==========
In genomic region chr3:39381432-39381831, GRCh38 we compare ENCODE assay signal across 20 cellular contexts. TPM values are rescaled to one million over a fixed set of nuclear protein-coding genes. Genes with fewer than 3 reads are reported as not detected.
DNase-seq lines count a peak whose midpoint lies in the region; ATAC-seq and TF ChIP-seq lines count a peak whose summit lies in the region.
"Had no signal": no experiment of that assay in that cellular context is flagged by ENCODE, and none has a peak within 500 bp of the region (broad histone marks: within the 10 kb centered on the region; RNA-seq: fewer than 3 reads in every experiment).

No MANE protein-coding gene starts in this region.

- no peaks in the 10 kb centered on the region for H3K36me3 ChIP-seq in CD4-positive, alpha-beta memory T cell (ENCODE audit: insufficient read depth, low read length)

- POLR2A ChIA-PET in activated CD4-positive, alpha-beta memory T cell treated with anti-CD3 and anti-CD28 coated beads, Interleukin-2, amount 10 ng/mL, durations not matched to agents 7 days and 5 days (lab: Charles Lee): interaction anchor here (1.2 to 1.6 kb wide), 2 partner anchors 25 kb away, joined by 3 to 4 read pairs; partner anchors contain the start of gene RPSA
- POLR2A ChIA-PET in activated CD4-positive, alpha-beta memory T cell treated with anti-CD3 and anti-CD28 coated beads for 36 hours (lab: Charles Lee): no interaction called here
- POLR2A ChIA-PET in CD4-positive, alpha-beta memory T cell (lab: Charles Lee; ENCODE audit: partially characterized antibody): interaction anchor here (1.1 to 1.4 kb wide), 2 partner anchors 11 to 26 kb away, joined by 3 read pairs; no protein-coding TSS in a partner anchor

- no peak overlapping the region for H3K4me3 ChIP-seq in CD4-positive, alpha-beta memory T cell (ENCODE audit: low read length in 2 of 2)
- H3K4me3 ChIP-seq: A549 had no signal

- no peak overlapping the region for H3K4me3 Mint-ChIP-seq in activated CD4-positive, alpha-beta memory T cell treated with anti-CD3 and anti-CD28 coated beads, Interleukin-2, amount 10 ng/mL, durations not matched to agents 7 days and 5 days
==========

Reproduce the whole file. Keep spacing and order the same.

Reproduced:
In genomic region chr3:39381432-39381831, GRCh38 we compare ENCODE assay signal across 20 cellular contexts. TPM values are rescaled to one million over a fixed set of nuclear protein-coding genes. Genes with fewer than 3 reads are reported as not detected.
DNase-seq lines count a peak whose midpoint lies in the region; ATAC-seq and TF ChIP-seq lines count a peak whose summit lies in the region.
"Had no signal": no experiment of that assay in that cellular context is flagged by ENCODE, and none has a peak within 500 bp of the region (broad histone marks: within the 10 kb centered on the region; RNA-seq: fewer than 3 reads in every experiment).

No MANE protein-coding gene starts in this region.

- no peaks in the 10 kb centered on the region for H3K36me3 ChIP-seq in CD4-positive, alpha-beta memory T cell (ENCODE audit: insufficient read depth, low read length)

- POLR2A ChIA-PET in activated CD4-positive, alpha-beta memory T cell treated with anti-CD3 and anti-CD28 coated beads, Interleukin-2, amount 10 ng/mL, durations not matched to agents 7 days and 5 days (lab: Charles Lee): interaction anchor here (1.2 to 1.6 kb wide), 2 partner anchors 25 kb away, joined by 3 to 4 read pairs; partner anchors contain the start of gene RPSA
- POLR2A ChIA-PET in activated CD4-positive, alpha-beta memory T cell treated with anti-CD3 and anti-CD28 coated beads for 36 hours (lab: Charles Lee): no interaction called here
- POLR2A ChIA-PET in CD4-positive, alpha-beta memory T cell (lab: Charles Lee; ENCODE audit: partially characterized antibody): interaction anchor here (1.1 to 1.4 kb wide), 2 partner anchors 11 to 26 kb away, joined by 3 read pairs; no protein-coding TSS in a partner anchor

- no peak overlapping the region for H3K4me3 ChIP-seq in CD4-positive, alpha-beta memory T cell (ENCODE audit: low read length in 2 of 2)
- H3K4me3 ChIP-seq: A549 had no signal

- no peak overlapping the region for H3K4me3 Mint-ChIP-seq in activated CD4-positive, alpha-beta memory T cell treated with anti-CD3 and anti-CD28 coated beads, Interleukin-2, amount 10 ng/mL, durations not matched to agents 7 days and 5 days